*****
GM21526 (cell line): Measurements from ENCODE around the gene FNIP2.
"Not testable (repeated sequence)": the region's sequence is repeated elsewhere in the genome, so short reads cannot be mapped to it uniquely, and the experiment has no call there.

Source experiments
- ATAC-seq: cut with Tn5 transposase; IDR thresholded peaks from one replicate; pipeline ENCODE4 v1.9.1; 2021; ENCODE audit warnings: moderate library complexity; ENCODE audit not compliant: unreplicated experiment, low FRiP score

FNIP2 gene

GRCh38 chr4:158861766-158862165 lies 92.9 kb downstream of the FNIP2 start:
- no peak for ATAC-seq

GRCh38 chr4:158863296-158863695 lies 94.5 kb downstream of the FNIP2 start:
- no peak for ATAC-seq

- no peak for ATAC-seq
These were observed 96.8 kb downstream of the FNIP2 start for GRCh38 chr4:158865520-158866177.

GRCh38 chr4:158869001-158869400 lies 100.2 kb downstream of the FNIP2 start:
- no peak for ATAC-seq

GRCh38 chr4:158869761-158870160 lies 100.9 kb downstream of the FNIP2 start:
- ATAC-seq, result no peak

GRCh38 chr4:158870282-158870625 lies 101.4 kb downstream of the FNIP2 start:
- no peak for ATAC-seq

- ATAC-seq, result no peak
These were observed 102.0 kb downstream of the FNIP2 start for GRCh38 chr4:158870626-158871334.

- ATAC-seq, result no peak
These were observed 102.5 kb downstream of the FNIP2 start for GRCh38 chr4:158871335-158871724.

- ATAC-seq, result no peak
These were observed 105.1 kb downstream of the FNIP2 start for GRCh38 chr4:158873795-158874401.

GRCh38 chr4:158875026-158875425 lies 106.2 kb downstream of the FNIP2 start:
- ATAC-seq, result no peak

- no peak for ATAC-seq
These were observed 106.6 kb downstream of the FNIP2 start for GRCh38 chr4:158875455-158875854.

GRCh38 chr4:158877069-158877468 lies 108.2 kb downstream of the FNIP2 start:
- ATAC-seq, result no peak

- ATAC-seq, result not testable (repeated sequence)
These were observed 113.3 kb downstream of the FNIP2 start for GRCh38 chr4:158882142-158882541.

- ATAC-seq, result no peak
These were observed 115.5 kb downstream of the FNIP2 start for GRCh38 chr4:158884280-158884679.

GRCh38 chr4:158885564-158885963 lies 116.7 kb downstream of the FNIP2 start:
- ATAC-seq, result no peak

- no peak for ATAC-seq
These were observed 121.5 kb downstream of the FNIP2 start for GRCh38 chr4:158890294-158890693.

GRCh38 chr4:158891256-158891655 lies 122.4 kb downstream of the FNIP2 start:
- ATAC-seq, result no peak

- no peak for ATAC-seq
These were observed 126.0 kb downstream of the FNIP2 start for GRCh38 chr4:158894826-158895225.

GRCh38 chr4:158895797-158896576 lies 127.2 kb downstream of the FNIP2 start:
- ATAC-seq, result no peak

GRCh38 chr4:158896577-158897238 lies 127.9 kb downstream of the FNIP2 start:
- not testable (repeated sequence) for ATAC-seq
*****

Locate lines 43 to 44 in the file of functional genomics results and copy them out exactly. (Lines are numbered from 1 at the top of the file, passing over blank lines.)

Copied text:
- ATAC-seq, result no peak

GRCh38 chr4:158896577-158897238 lies 127.9 kb downstream of the FNIP2 start: